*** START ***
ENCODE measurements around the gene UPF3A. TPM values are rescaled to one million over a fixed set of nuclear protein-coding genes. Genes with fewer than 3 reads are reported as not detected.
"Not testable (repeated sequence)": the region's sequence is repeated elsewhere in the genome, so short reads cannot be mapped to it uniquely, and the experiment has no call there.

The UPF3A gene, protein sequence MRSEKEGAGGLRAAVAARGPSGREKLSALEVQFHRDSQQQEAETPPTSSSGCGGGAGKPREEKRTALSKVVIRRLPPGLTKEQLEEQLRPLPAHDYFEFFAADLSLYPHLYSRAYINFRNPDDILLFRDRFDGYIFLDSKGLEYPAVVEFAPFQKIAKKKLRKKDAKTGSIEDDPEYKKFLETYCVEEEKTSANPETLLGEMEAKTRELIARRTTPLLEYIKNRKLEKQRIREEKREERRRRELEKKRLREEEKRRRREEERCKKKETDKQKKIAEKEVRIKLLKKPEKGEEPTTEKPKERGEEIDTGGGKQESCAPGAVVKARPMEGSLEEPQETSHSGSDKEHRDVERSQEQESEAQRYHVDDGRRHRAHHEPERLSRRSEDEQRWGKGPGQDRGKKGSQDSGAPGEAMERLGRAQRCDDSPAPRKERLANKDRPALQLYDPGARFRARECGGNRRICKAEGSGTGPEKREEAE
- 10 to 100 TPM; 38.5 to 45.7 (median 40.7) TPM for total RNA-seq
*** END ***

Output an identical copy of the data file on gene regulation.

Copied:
ENCODE measurements around the gene UPF3A. TPM values are rescaled to one million over a fixed set of nuclear protein-coding genes. Genes with fewer than 3 reads are reported as not detected.
"Not testable (repeated sequence)": the region's sequence is repeated elsewhere in the genome, so short reads cannot be mapped to it uniquely, and the experiment has no call there.

The UPF3A gene, protein sequence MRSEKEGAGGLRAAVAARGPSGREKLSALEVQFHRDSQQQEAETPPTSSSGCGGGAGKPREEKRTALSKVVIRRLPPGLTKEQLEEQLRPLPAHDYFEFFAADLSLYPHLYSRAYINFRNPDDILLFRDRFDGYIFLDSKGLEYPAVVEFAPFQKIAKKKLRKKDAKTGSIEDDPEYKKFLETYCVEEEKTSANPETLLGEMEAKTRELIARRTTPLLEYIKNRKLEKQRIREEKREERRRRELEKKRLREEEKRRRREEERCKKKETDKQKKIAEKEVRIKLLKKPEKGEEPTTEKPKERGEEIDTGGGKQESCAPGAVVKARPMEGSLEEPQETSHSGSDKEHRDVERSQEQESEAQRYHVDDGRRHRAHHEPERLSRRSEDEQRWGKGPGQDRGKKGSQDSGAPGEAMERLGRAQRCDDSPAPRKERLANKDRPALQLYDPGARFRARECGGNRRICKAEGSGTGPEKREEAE
- 10 to 100 TPM; 38.5 to 45.7 (median 40.7) TPM for total RNA-seq